Scott Sports Group brought Schwinn out of bankruptcy and was determined to return to innovation. They invested in a state-of-the-art 3D CAD system, mechanism-analysis software for suspension engineering, and structural FEA software for durability and weight optimization analyses. While the mechanism and FEA tools were similar, their implementations were not equally successful.

With design innovation a priority, management made a firm commitment to adopt the mechanical analysis. Schwinn engineers adapted their suspension design practices to be concurrent, and all new suspension designs started with mechanism analyses. Detailed design started only after optimizing the suspension layout.

To retain experience in-house, Schwinn built a knowledgebase of best modeling practices for Schwinn-specific designs. Computer results were correlated to laboratory and rider testing results. After a few product iterations, it became easier to predict how new suspension designs would ride or feel based on computer data alone.

Things didn't go as smoothly with FEA. Schwinn continued to rely on SE methods -- testing physical prototypes prior to production. This slowed their development process and often caused additional problems. For example, in a rush to introduce a new mountain bike, they cut short its testing. The bike was released prematurely which lead to a costly recall to replace fatigue-prone components.

Prodded by the ineffectiveness of physical testing, motivated by the recall, and reassured by their success with the mechanism-analysis software, Schwinn renewed its commitment to adopting structural FEA. Knowing they lacked FEA experience, they hired a design engineer familiar with their software. The FEA implementation began by building a retainable analytical knowledgebase prior to adapting to a concurrent-design process. The engineer determined best modeling and analysis practices for the thin-walled components that dominate the bicycle industry, and put in place an analysis documentation procedure. Unfortunately, the engineer left Schwinn before the library was formerly documented. Products still had to get out the door, but without an engineer with analysis skills, FEA again took a back seat to prototype testing methods.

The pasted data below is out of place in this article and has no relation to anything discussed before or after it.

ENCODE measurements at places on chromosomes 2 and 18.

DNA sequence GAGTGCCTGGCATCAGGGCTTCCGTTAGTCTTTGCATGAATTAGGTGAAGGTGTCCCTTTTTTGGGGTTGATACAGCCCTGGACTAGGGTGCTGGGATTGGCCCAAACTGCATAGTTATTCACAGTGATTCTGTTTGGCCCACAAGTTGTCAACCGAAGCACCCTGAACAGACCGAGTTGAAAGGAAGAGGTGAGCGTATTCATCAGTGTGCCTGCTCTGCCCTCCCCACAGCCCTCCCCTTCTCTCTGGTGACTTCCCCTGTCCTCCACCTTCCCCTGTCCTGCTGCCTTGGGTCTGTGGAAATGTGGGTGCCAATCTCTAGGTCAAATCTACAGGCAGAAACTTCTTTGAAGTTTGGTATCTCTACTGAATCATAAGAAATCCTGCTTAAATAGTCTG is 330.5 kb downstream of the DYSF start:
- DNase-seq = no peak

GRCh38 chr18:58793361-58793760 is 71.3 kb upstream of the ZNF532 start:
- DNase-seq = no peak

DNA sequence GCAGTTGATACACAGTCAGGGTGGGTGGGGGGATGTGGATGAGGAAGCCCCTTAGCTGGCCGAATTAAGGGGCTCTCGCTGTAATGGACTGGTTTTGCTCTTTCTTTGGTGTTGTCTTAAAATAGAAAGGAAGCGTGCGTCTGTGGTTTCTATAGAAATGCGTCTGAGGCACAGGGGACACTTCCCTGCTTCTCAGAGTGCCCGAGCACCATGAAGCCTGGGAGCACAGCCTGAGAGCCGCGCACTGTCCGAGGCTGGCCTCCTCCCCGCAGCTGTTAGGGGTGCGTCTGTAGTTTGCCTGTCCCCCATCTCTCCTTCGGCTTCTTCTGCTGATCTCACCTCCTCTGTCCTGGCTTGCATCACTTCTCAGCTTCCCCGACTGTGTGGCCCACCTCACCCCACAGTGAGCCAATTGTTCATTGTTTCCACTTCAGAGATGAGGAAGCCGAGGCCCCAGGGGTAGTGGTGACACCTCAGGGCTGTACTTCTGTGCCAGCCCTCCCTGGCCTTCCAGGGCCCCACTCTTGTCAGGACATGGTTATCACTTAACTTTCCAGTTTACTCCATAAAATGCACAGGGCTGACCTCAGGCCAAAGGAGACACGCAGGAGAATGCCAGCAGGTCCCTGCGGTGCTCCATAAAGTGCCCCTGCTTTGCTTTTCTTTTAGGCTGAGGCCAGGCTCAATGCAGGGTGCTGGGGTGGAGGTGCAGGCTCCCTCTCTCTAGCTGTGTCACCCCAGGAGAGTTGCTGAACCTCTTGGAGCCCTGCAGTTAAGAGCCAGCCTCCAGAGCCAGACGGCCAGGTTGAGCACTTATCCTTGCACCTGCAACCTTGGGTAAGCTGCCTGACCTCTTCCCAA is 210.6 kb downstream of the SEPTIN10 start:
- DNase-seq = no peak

A year later, at the beginning of a new design cycle, Schwinn again renewed its commitment to FEA and sent their entire design staff to training. Eighteen months later, Schwinn released the Fastback.

After the bike's release, the company looked at their design processes and the bike to see what impact FEA had made. A survey of athletes riding the new design found that while the bicycle frame was light, it was too stiff. In fact, it was so stiff many cyclists replaced the stock metal seatpost with a carbon-fiber alternative to reduce road shock and vibrations.

It turned out that the engineer responsible for the design attempted to mesh the thin-walled bicycle tube with solid elements, even though more appropriate techniques were available. Meshing with solid elements generated a huge model that took so long to solve, the engineer abandoned FEA completely and relied on make-and-break techniques to get the bike out the door. Thus, a less than optimal bike was Schwinn's first foray into a competitive market segment.

While management committed to adopt the technology when they invested in hardware and training, Schwinn's implementation failed during the adaptation and retention phases. To be successful, Schwinn needed to continue building and documenting an analytical best-practices knowledgebase so engineers would know which analytical method to use when evaluating radically different designs. Because the company was unable to implement FEA internally, they should have outsourced development and documentation of best practices. Soon after release of the Fastback, Schwinn was forced to declare bankruptcy again. Pacific Cycles has since bought the Schwinn brand, and most engineering is done overseas.

Innovation often drives companies to seek competitive advantages promised by FEA. Unfortunately, a pioneering spirit alone does not guarantee a successful implementation and the competitive advantages that come with it. Switching to a concurrent-engineering design process and placing FEA in the hands of nonspecialists requires strategies to ensure long-term success. The adoption, adaptation, and retention approach provides a framework to ensure effective integration of FEA and its positive effects on product design and development.

Make contact:
Pro Specialists Inc., (303) 443-2745, www.prospecialists.com